A New Hampshire judge ordered that the state suspend at year’s end enforcement of its new rules tightening allowable limits on fluorinated “forever” chemicals, as the 3M company had asked.
On Oct. 1, New Hampshire dropped its allowable limit of per- and polyfluoroalkyl substances (PFAS) from 70 parts per trillion to 18 parts per trillion in drinking water and groundwater.
The 3M company, a manufacturer of PFAS compounds, filed suit and sought an injunction to halt the enforcement of the lower limits. A local farmer, the town of Plymouth, and a sludge company joined 3M in the suit, filed in New Hampshire Superior Court.
Judge Robert McNamara granted the injunction Nov. 26.
Injunction Delayed Until Dec. 31
The Department of Environmental Services has not conducted an adequate cost-benefit analysis of the rule, as required under New Hampshire law, McNamara said.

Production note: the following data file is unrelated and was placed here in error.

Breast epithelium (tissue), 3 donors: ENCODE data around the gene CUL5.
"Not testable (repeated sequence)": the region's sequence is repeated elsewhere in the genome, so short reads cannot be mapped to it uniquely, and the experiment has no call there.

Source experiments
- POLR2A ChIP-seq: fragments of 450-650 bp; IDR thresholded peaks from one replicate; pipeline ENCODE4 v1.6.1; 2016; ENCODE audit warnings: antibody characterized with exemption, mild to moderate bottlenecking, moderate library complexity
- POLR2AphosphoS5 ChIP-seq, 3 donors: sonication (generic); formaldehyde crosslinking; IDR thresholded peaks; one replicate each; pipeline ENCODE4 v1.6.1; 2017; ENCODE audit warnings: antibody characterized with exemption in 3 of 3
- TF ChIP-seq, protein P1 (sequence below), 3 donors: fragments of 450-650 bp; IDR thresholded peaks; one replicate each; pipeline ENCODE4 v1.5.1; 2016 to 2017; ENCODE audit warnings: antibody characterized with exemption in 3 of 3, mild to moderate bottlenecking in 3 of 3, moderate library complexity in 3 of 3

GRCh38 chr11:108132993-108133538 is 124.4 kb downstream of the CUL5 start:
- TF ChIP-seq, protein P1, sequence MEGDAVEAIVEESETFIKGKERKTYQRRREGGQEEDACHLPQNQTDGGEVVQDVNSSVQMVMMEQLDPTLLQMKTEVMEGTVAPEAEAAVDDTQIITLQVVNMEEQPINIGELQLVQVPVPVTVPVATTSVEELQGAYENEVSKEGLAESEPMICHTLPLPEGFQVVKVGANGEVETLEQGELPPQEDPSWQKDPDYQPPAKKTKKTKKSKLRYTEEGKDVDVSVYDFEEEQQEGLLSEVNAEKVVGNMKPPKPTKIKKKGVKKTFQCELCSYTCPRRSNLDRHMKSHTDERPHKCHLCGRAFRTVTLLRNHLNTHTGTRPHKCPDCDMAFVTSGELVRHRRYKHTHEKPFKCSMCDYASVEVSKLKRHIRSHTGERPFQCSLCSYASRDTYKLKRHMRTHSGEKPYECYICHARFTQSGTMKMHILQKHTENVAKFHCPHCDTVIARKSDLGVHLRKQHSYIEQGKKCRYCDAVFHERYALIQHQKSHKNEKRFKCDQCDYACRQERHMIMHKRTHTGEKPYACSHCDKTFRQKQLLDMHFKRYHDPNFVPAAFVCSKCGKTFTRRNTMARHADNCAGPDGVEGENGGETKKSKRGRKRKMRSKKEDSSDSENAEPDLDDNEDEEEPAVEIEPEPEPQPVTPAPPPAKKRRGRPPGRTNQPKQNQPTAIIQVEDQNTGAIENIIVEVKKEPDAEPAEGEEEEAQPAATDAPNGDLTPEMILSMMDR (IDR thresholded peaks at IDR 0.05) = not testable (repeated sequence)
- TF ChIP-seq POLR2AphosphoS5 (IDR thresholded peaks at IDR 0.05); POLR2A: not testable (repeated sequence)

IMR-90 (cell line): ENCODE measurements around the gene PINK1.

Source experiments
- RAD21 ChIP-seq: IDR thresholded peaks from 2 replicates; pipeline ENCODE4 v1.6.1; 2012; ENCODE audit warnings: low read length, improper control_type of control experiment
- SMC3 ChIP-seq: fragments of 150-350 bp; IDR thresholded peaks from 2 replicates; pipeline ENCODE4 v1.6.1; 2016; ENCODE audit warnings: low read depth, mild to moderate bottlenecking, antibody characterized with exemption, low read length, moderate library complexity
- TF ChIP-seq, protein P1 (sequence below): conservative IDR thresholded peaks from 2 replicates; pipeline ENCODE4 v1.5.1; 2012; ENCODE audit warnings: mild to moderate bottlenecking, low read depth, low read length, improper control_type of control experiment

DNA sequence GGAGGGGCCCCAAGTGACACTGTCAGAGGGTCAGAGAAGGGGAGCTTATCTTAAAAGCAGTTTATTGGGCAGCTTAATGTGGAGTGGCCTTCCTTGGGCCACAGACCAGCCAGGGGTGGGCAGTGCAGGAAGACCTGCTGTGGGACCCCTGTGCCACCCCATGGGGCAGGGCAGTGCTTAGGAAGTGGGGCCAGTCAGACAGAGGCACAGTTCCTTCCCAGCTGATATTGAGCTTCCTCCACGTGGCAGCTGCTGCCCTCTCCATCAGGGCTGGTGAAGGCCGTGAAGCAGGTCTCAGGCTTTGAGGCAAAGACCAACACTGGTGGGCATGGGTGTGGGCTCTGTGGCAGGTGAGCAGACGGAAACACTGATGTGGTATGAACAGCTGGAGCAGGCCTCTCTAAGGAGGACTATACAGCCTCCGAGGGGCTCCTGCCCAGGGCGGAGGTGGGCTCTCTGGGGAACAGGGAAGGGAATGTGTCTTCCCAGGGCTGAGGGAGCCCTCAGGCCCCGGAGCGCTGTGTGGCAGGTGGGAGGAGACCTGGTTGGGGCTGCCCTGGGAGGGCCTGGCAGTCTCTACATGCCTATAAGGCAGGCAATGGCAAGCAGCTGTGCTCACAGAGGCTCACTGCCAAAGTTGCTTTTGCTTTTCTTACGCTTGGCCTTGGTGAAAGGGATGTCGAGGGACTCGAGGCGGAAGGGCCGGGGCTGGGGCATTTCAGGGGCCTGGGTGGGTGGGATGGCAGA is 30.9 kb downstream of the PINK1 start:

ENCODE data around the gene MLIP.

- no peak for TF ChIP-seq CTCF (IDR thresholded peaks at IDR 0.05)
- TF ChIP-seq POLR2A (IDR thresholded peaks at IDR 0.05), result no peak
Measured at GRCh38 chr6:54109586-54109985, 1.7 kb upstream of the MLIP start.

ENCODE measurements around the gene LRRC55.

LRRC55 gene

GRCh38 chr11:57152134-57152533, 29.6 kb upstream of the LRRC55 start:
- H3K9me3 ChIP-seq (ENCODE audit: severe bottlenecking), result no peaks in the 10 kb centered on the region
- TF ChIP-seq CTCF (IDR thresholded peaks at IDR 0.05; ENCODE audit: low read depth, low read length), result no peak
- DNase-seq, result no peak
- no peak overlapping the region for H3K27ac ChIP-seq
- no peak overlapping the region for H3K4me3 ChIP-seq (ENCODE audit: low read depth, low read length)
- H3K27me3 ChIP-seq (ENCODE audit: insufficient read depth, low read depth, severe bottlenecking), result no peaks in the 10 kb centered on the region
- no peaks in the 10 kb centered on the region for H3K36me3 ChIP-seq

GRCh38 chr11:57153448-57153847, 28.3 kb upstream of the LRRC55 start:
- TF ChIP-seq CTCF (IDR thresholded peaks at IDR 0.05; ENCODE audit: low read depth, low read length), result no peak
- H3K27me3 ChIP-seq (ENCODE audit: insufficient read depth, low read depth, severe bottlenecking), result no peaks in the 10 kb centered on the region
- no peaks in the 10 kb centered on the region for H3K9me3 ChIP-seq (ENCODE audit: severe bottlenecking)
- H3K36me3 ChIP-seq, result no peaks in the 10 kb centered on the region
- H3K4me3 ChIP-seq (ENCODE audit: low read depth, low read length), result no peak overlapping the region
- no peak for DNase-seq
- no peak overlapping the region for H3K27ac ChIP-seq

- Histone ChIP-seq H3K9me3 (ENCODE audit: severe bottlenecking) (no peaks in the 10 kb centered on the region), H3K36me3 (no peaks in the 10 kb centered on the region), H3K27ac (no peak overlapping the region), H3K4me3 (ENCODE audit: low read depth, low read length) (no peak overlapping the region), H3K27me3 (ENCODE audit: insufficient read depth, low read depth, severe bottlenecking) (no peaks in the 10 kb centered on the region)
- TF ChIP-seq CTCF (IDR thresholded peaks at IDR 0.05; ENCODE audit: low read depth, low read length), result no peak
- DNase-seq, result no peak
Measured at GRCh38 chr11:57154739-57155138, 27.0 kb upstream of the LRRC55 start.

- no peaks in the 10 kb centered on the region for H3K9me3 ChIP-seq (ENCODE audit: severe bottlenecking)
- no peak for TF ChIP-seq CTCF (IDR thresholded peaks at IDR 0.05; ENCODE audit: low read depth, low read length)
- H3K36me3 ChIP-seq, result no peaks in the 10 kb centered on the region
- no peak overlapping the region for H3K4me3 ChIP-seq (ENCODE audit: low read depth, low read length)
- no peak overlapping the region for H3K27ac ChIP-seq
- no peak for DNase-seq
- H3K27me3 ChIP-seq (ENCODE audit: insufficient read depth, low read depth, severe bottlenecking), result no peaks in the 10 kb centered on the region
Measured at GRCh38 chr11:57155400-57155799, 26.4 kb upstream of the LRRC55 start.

McNamara ordered that the injunction not take effect until Dec. 31, however, so that either party can appeal or seek review in the New Hampshire Supreme Court.
PFAS chemicals, which have been used for decades in nonstick coatings and firefighting foam, persist in the environment and can accumulate in the body. PFAS chemicals have been detected in water systems nationwide and have been linked to thyroid issues and cancer.
High levels of PFAS were detected in private drinking water wells in New Hampshire and Vermont in 2016 and traced to a former manufacturing plant in Bennington, Vt., now owned by Saint-Gobain Performance Plastics. The state then embarked on widespread testing of PFAS and toughened its rules.
New Hampshire is one of a number of states, including Massachusetts, New York, and Vermont that have lowered the allowable limit of PFAS or are considering it.
The lawsuit, first reported by New Hampshire Public Radio, is Plymouth Village Water & Sewer v. Robert R. Scott, Commissioner of the New Hampshire Department of Environmental Services, N.H. Super. Ct., No. 217-2019-CV-00650, 11/26/19